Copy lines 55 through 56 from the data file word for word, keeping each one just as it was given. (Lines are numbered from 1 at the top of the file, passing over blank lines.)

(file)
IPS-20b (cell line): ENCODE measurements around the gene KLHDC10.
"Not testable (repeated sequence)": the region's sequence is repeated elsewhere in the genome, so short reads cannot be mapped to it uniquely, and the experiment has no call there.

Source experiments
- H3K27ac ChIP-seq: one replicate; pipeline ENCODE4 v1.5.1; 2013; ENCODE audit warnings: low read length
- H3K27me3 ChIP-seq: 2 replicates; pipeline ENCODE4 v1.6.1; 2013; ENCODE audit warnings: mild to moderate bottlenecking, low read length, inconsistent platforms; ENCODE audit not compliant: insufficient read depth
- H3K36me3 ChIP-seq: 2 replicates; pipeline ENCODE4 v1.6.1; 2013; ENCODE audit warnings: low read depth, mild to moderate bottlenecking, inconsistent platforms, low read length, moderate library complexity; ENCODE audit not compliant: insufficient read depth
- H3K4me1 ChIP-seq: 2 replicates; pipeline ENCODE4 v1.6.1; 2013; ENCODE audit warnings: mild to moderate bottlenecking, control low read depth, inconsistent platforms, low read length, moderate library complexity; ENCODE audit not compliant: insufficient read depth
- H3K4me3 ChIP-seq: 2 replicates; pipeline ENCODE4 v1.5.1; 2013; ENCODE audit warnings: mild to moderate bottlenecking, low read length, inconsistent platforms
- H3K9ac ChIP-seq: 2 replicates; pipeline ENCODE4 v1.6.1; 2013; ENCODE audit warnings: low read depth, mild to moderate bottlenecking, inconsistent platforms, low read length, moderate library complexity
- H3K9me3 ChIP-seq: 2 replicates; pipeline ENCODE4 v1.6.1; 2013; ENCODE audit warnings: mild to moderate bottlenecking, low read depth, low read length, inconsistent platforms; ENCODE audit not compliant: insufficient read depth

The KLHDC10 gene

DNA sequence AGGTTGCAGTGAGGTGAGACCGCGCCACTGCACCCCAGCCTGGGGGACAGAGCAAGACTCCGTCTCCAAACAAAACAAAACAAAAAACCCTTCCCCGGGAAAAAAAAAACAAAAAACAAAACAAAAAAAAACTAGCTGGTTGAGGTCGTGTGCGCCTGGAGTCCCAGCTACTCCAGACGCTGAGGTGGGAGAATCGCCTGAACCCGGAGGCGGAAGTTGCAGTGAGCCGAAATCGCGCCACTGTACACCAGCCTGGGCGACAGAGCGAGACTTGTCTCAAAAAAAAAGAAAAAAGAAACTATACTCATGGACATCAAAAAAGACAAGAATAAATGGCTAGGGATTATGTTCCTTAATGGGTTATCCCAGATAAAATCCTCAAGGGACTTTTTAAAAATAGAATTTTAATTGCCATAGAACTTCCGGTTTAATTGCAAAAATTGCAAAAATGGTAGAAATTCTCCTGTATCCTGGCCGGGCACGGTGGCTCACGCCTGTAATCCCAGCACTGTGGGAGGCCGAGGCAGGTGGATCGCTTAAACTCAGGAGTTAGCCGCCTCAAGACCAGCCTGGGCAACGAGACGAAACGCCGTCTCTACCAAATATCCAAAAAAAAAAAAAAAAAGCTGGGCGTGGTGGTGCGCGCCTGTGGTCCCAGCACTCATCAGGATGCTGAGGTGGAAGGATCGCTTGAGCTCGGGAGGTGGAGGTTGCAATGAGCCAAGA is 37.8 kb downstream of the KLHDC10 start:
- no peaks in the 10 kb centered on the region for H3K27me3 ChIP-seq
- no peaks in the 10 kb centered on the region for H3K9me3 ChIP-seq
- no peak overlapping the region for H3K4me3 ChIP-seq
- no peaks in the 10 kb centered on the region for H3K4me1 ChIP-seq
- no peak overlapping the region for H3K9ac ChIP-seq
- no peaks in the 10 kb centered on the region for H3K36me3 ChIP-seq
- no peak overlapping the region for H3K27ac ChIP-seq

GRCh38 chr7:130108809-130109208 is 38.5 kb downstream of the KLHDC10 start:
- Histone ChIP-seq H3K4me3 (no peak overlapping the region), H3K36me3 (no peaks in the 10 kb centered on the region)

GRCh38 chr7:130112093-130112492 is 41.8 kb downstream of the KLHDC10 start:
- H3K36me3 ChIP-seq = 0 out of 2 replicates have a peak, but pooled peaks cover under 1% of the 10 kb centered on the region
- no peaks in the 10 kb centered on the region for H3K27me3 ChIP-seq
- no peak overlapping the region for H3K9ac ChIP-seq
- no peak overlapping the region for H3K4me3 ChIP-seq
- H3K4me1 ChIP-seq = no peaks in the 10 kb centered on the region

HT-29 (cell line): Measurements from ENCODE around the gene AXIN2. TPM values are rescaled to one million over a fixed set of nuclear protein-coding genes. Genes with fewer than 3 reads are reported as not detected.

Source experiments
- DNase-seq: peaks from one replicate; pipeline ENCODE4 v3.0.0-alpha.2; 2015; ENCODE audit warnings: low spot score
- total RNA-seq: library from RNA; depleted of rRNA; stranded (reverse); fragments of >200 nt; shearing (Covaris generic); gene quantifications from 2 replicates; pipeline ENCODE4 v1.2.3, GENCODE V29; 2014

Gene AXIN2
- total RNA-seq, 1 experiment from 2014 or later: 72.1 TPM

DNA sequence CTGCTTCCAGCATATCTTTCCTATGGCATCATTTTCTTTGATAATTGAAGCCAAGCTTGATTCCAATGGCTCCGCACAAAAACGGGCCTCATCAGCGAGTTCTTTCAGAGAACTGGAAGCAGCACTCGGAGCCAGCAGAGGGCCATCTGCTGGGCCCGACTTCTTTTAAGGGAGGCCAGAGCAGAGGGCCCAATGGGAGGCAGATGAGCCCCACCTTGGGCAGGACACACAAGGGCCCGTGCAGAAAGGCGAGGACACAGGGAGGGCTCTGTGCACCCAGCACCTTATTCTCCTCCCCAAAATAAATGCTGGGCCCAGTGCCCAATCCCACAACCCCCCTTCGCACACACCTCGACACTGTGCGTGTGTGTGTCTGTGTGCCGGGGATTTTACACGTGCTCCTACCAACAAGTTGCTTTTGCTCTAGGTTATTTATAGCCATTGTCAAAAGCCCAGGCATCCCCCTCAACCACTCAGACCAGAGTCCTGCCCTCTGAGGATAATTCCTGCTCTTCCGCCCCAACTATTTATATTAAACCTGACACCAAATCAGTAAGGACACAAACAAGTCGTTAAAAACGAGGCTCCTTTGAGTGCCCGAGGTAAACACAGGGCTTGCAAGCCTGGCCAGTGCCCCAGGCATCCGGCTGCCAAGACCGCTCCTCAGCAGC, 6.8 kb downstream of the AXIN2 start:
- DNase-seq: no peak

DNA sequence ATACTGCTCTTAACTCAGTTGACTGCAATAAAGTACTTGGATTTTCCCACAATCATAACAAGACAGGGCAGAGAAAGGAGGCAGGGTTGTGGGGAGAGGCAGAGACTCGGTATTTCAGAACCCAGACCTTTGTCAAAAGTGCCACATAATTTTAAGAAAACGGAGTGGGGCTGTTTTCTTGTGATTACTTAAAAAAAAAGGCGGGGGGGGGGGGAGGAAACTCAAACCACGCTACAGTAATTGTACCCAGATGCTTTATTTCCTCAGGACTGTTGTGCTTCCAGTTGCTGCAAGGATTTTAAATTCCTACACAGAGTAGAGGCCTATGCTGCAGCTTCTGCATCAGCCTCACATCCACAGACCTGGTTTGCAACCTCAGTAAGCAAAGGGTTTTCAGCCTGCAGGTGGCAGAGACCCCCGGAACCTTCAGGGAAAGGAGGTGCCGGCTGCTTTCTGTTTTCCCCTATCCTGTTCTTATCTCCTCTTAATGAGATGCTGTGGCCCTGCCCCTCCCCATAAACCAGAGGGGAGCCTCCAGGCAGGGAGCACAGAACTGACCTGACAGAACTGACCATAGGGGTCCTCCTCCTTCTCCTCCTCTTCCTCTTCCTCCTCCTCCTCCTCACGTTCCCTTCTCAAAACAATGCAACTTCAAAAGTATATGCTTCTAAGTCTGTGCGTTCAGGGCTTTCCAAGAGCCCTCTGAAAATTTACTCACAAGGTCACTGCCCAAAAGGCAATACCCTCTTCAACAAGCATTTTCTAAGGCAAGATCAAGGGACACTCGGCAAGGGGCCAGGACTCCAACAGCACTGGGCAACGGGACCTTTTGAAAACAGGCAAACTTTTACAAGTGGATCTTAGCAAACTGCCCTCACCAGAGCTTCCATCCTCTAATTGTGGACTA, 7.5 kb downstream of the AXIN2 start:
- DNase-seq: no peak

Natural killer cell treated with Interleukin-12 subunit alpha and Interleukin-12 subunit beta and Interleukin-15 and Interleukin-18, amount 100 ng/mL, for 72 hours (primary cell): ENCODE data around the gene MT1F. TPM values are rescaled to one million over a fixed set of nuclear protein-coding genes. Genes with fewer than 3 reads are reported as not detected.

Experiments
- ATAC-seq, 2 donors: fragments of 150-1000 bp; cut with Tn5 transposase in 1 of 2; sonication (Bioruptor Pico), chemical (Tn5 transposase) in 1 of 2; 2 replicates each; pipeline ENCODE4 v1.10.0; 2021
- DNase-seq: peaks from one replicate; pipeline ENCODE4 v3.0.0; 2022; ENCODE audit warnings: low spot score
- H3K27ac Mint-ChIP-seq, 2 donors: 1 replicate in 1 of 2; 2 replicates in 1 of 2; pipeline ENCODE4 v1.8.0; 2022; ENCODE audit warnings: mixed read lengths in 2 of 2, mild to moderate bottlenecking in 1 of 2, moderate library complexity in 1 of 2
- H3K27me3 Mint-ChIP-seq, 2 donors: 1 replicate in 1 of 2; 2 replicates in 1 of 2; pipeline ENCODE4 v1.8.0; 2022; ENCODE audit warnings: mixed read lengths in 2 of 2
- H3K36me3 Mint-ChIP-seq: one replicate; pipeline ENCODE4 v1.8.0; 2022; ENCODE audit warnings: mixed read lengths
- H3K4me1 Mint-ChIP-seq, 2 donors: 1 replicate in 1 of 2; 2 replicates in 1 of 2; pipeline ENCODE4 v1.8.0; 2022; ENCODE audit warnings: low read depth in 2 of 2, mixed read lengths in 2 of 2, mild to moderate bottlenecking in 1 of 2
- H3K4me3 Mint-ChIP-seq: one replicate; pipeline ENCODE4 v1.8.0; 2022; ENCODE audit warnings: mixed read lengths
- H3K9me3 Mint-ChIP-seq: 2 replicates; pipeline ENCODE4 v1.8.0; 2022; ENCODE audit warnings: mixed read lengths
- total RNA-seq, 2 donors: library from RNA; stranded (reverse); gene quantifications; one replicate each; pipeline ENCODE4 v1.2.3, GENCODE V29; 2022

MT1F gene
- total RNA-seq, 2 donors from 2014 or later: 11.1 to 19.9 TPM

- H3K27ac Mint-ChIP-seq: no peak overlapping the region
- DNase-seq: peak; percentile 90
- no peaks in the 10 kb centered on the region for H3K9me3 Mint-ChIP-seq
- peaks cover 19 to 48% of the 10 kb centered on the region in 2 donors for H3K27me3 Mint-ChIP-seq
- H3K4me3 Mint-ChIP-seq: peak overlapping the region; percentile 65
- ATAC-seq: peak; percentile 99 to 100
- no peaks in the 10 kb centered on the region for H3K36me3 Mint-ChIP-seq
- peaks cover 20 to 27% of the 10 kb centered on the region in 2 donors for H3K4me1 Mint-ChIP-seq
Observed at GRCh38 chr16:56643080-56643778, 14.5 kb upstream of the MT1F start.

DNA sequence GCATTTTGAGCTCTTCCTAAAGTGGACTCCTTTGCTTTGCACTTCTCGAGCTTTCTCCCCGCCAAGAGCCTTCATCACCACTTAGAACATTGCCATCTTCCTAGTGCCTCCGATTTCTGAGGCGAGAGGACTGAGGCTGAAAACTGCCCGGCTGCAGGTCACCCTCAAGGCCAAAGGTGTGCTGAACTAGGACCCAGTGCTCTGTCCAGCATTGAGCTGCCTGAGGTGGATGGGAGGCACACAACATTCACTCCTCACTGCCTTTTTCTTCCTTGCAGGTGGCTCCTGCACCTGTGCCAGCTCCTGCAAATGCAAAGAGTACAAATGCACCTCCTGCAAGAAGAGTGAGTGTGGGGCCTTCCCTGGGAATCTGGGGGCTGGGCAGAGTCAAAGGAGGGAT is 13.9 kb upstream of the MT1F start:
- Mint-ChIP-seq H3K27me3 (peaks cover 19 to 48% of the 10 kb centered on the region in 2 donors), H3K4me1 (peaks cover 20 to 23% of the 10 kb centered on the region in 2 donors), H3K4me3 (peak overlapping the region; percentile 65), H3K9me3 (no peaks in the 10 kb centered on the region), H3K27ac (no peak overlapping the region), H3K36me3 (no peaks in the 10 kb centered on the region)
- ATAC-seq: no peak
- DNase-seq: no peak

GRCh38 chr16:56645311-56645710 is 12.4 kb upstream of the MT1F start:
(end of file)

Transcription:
- H3K4me3 Mint-ChIP-seq: peak overlapping the region; percentile 65
- ATAC-seq: peak; percentile 99 to 100